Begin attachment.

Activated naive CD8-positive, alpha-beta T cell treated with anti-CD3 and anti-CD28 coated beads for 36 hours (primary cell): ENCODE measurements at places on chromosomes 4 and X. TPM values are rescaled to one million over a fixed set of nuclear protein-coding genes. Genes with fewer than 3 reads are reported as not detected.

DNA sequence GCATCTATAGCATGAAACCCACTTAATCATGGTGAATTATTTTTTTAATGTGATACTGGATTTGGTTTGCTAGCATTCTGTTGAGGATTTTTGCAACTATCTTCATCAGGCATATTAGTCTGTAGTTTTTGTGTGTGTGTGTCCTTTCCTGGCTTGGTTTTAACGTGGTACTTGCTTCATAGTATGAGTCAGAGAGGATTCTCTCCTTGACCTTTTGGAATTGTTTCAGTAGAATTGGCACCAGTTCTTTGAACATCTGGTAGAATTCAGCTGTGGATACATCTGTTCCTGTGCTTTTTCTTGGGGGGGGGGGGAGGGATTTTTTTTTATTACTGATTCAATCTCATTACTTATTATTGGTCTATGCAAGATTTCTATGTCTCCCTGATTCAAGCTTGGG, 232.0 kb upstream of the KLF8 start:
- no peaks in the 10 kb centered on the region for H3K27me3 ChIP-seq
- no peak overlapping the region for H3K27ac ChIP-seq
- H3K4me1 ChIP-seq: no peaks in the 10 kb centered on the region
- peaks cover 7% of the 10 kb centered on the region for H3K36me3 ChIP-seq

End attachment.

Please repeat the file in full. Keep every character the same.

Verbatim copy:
Activated naive CD8-positive, alpha-beta T cell treated with anti-CD3 and anti-CD28 coated beads for 36 hours (primary cell): ENCODE measurements at places on chromosomes 4 and X. TPM values are rescaled to one million over a fixed set of nuclear protein-coding genes. Genes with fewer than 3 reads are reported as not detected.

DNA sequence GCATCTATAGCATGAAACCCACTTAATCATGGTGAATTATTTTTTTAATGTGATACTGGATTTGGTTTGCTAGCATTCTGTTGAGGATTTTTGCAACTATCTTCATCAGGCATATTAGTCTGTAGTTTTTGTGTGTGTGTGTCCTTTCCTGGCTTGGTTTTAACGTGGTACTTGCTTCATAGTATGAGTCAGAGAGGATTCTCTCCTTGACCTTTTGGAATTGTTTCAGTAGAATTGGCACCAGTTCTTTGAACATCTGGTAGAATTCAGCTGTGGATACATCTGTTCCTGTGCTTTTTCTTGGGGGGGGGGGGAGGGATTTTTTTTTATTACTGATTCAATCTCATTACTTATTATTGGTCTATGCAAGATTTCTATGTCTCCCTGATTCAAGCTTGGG, 232.0 kb upstream of the KLF8 start:
- no peaks in the 10 kb centered on the region for H3K27me3 ChIP-seq
- no peak overlapping the region for H3K27ac ChIP-seq
- H3K4me1 ChIP-seq: no peaks in the 10 kb centered on the region
- peaks cover 7% of the 10 kb centered on the region for H3K36me3 ChIP-seq